And only a few years later, at the age of 7 to 10 years, children begin to feel more relaxed about what behavioral patterns they choose, how much they “correspond” to gender norms. Unfortunately, the flexibility of children’s ideas about gender identity at an early age does not withstand the pressure of rules and stereotypes that are imposed by society and are broadcasted in the family, parents, and close significant adults. However, theoretically, raising a child free from gender schematization in a community where gender is a binary category is possible.

Another social institution that can be labeled as gendered is family. A “traditional” family has mother and father figures, which play different gender roles in their lives. The father goes to work, and the mother stays at home and takes care of the children, being responsible for their health and self-development. In Middle-Eastern countries, for instance, marriages were not concluded with the mutual consent of the participants, but by the will of the parents.

The “traditional” vision of a family can be discriminatory and intolerable, as it criticizes any kinds of deviations. If a woman gets divorced or is in no hurry to marry, there may be a conflict within her family. However, nowadays, the standards are changing rapidly. In the era of self-expression, it has become unnecessary for society to control gender roles. Consequently, the age of marriage has noticeably increased, and the number of children in the family has decreased, the forms of marriage and parenthood have been modified.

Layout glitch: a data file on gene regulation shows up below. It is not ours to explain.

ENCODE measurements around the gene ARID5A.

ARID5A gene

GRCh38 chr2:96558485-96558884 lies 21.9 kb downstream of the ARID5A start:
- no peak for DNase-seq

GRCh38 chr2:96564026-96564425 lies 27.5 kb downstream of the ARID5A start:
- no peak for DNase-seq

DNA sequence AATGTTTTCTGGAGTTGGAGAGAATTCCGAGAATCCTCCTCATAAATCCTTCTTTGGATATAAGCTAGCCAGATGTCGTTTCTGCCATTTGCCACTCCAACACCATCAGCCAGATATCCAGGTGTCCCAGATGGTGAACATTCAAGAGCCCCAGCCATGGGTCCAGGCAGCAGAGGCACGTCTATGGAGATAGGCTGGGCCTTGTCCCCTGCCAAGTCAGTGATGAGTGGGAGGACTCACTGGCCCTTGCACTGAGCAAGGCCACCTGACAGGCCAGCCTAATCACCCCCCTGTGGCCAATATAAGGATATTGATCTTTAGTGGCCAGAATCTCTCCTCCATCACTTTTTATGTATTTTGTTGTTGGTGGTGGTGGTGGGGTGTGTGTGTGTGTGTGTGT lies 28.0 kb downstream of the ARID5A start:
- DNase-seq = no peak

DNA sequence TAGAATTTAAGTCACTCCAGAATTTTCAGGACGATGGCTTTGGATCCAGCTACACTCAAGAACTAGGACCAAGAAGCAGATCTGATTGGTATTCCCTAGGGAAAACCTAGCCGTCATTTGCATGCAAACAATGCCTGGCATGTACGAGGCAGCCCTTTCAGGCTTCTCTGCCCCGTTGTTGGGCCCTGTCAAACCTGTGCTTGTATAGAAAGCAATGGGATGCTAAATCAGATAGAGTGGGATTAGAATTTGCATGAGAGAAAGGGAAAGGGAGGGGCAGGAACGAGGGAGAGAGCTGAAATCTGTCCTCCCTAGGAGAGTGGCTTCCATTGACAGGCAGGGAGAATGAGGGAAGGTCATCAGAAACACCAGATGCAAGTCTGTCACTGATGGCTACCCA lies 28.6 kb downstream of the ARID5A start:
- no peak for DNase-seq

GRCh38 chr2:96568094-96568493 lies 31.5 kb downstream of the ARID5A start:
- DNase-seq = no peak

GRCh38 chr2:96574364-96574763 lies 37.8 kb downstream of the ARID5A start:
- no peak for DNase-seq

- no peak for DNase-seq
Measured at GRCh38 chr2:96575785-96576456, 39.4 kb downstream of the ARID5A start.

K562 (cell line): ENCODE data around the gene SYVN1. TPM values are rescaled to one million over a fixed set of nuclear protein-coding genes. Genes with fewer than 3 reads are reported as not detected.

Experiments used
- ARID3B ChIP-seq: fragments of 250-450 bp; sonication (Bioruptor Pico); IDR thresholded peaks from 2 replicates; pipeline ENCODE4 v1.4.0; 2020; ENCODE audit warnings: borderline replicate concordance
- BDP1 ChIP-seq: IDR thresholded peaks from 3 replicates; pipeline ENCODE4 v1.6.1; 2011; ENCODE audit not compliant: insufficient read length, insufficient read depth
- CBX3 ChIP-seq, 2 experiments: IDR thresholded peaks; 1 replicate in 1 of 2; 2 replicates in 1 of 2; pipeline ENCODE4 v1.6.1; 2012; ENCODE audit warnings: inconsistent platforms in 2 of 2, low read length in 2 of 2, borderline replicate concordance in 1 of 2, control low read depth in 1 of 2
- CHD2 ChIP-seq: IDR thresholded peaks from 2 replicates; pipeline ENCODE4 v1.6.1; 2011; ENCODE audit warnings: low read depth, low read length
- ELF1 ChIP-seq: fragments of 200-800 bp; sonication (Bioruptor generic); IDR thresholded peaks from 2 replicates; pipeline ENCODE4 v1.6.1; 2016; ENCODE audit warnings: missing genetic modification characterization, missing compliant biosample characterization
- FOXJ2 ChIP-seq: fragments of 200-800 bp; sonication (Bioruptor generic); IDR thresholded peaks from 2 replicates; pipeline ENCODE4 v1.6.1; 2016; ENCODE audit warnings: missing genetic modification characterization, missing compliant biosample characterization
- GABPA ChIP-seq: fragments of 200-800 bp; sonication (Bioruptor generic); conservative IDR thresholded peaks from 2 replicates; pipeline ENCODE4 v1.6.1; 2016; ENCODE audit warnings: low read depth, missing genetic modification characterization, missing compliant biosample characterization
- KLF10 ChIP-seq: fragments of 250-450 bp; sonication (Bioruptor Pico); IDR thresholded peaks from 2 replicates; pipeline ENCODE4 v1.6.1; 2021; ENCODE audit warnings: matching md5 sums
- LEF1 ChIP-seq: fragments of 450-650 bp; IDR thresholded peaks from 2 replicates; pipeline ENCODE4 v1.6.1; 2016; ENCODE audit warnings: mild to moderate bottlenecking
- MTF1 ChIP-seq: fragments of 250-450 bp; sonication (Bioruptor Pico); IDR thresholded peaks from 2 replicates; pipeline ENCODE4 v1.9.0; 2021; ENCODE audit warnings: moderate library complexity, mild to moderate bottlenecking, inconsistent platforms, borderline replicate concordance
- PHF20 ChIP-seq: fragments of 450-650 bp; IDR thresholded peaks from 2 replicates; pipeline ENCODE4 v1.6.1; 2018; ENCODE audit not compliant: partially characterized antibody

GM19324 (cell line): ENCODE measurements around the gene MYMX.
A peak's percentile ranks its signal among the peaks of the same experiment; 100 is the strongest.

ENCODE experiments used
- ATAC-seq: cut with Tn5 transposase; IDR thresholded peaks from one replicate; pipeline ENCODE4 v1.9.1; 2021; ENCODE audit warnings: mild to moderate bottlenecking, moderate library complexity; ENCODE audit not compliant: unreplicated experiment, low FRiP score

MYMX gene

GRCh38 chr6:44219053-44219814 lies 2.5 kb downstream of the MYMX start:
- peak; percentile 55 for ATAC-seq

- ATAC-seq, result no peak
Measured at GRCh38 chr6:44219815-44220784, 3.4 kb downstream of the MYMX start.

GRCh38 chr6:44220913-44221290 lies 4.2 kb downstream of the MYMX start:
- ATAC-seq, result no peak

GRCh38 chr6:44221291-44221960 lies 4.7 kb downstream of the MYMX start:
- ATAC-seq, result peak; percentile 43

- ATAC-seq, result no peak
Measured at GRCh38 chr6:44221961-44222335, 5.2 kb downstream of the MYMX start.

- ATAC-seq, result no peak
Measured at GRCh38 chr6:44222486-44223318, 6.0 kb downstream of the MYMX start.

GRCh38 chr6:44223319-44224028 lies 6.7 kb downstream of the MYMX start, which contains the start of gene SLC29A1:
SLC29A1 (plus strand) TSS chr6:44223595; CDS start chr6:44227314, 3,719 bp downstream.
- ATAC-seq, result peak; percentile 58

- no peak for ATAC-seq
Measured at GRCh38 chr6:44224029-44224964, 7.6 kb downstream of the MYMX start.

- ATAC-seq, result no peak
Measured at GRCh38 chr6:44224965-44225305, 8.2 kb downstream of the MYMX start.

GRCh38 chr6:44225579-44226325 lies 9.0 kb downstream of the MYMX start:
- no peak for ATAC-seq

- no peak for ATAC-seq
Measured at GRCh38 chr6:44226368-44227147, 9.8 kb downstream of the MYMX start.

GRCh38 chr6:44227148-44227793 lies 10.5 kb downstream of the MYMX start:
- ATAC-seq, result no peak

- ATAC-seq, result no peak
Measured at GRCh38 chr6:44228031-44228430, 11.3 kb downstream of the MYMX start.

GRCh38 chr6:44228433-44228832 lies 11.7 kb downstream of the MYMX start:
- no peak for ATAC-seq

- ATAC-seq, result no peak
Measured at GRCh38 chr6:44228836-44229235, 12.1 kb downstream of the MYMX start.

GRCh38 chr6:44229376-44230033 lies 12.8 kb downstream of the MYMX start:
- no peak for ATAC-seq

Cote, J. (2018). The Enduring Usefulness of Erikson’s Concept of the Identity Crisis in the 21st Century: An Analysis of Student Mental Health Concerns. Identity, 18, 1-13. Web.

Mack et al. (2005). “Module Two: Participant Observation,” from Qualitative Research Methods: A Data Collector’s Field Guide. Family Health International. 13-27.

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Merriam-Webster. (n.d.). Gender identity. In Merriam-Webster.dictionary. Web.